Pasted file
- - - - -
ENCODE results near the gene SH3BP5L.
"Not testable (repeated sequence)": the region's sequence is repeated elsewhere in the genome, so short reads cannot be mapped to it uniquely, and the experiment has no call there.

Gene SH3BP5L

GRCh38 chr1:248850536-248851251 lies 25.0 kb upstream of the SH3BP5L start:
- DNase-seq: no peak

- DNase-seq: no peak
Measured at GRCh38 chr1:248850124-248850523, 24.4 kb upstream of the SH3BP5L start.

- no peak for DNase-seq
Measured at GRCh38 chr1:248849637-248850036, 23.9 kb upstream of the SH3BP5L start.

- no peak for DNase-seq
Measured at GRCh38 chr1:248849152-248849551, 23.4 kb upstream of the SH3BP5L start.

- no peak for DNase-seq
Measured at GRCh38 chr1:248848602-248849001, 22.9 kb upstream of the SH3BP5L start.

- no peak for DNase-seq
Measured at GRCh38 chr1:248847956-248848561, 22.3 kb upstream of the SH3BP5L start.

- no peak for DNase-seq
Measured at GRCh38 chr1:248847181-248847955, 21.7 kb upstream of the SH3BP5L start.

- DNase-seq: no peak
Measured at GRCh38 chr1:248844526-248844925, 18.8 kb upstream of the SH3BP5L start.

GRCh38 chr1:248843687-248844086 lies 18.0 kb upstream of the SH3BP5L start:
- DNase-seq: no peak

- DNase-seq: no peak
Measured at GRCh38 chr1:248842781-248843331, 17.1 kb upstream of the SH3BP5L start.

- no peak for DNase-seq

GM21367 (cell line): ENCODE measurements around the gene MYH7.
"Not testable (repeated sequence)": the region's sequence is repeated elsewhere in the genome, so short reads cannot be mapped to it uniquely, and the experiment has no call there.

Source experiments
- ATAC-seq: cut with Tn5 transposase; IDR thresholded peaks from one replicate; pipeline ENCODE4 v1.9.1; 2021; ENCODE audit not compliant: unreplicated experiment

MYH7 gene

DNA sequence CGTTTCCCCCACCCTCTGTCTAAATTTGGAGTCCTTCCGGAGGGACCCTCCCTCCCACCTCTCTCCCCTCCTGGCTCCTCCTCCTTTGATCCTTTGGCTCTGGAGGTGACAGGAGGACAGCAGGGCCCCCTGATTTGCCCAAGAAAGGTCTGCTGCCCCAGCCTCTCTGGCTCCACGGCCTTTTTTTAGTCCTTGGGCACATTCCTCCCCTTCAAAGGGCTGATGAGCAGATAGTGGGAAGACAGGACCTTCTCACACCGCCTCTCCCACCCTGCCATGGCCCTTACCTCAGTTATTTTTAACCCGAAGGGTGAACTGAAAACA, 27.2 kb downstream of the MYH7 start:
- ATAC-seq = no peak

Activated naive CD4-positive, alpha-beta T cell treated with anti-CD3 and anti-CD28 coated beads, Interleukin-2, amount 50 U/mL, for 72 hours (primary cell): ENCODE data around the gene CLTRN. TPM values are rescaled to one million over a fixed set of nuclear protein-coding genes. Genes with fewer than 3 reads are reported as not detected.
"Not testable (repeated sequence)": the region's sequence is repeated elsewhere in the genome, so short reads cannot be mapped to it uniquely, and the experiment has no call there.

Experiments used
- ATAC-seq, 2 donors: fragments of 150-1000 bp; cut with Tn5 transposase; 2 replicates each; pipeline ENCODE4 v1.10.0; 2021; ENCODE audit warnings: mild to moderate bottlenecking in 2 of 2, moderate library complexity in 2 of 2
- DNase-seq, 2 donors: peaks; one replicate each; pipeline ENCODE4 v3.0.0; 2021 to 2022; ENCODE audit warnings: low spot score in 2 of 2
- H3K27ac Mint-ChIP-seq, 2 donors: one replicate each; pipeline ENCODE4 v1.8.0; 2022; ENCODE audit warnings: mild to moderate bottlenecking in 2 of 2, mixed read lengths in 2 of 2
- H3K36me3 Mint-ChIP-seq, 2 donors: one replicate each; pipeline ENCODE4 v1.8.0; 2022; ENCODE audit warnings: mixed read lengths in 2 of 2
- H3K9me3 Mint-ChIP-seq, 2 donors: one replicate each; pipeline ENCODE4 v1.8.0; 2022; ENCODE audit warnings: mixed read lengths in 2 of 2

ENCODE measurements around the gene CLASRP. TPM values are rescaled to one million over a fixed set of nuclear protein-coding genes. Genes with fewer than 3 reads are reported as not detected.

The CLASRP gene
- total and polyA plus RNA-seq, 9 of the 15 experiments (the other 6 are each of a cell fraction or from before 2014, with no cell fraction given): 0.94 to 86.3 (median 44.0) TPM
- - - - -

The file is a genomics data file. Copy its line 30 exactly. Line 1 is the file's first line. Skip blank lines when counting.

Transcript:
DNA sequence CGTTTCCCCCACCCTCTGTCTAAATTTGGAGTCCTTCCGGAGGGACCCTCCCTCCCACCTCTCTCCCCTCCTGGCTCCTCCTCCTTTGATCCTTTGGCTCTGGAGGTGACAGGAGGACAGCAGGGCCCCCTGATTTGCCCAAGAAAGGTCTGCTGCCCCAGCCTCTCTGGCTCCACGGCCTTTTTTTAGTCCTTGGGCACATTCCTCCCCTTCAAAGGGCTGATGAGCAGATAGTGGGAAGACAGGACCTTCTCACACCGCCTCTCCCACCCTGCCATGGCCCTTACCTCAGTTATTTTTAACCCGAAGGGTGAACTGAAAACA, 27.2 kb downstream of the MYH7 start: